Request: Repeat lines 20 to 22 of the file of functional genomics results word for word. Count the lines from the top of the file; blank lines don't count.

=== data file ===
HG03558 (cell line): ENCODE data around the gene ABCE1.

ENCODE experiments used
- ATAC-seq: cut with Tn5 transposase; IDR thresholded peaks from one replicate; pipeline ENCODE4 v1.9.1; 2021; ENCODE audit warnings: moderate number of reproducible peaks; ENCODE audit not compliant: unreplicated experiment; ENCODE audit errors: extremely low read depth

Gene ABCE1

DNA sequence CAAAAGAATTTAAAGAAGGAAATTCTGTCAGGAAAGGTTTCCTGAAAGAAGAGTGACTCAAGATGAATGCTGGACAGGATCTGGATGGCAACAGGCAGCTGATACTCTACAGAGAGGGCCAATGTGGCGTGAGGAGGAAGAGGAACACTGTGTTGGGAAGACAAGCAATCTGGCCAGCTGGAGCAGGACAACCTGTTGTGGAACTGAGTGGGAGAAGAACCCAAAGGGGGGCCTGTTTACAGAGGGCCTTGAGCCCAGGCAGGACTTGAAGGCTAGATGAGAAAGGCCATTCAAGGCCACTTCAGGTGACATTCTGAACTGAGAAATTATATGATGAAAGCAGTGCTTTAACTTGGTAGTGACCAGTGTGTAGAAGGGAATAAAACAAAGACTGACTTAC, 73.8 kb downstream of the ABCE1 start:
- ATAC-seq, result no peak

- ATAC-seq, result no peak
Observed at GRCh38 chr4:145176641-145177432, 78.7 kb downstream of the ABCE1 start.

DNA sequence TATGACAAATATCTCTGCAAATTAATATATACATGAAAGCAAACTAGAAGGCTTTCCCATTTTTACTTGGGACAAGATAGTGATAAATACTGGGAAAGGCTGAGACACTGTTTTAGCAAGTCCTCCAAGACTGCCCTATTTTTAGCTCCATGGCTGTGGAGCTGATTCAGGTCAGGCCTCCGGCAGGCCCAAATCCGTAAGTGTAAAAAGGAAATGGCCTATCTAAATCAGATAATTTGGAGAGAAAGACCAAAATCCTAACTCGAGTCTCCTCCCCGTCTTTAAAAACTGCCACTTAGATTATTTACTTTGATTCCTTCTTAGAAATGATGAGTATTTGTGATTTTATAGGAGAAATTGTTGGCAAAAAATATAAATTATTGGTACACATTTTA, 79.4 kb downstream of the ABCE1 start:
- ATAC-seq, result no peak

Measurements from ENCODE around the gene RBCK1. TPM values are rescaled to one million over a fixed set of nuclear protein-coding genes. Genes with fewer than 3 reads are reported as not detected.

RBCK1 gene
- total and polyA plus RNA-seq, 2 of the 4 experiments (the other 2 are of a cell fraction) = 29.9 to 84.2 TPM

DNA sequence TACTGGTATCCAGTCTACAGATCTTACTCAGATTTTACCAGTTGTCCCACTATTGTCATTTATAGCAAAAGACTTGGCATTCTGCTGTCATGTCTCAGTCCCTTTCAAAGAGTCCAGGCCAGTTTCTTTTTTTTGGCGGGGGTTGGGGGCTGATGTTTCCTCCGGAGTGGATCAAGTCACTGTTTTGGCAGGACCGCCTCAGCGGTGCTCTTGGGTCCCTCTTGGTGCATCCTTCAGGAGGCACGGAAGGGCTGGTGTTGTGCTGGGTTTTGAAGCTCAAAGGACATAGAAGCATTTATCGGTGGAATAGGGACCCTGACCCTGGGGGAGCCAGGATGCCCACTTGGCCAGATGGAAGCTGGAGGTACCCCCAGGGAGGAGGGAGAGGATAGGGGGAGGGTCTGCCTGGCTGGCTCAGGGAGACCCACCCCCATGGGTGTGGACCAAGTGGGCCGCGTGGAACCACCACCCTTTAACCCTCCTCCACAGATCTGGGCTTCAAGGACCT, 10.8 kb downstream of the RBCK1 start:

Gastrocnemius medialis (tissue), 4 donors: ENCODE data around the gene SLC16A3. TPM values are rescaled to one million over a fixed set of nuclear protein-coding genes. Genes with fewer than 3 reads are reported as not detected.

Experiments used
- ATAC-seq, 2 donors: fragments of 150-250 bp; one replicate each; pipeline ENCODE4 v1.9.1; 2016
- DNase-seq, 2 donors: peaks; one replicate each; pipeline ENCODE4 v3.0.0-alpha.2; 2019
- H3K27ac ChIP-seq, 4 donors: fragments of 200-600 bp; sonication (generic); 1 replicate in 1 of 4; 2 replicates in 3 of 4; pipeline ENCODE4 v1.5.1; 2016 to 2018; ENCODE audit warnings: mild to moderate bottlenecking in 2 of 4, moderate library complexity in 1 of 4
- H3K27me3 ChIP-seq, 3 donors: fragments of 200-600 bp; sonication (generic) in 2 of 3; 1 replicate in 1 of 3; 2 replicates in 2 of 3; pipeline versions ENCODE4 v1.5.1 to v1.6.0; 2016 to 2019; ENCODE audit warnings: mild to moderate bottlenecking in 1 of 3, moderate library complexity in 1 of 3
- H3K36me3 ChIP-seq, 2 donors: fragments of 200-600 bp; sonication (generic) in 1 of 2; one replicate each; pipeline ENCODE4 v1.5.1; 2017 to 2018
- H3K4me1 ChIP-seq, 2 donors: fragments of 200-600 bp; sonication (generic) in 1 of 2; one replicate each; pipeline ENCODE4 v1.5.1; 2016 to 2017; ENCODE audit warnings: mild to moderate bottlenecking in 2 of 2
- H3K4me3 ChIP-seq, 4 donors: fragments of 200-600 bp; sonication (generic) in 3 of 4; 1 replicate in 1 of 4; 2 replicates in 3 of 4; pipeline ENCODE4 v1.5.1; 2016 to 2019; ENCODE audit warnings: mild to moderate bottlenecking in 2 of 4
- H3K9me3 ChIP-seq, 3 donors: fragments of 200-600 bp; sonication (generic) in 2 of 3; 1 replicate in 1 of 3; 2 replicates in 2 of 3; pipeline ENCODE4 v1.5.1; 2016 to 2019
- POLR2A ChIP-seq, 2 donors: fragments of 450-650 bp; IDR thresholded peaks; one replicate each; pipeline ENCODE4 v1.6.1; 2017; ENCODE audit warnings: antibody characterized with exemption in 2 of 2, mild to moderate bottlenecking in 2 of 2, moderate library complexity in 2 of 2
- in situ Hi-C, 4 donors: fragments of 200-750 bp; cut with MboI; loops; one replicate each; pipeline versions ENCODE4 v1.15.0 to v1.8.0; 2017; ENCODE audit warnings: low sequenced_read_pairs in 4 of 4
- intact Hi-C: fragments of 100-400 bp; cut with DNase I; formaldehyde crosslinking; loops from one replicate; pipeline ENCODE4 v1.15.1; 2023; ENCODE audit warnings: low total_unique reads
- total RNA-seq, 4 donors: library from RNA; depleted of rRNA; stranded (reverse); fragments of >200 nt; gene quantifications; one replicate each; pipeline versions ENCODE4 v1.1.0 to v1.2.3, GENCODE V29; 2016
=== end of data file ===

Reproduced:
- H3K27me3 ChIP-seq, 3 donors: fragments of 200-600 bp; sonication (generic) in 2 of 3; 1 replicate in 1 of 3; 2 replicates in 2 of 3; pipeline versions ENCODE4 v1.5.1 to v1.6.0; 2016 to 2019; ENCODE audit warnings: mild to moderate bottlenecking in 1 of 3, moderate library complexity in 1 of 3
- H3K36me3 ChIP-seq, 2 donors: fragments of 200-600 bp; sonication (generic) in 1 of 2; one replicate each; pipeline ENCODE4 v1.5.1; 2017 to 2018
- H3K4me1 ChIP-seq, 2 donors: fragments of 200-600 bp; sonication (generic) in 1 of 2; one replicate each; pipeline ENCODE4 v1.5.1; 2016 to 2017; ENCODE audit warnings: mild to moderate bottlenecking in 2 of 2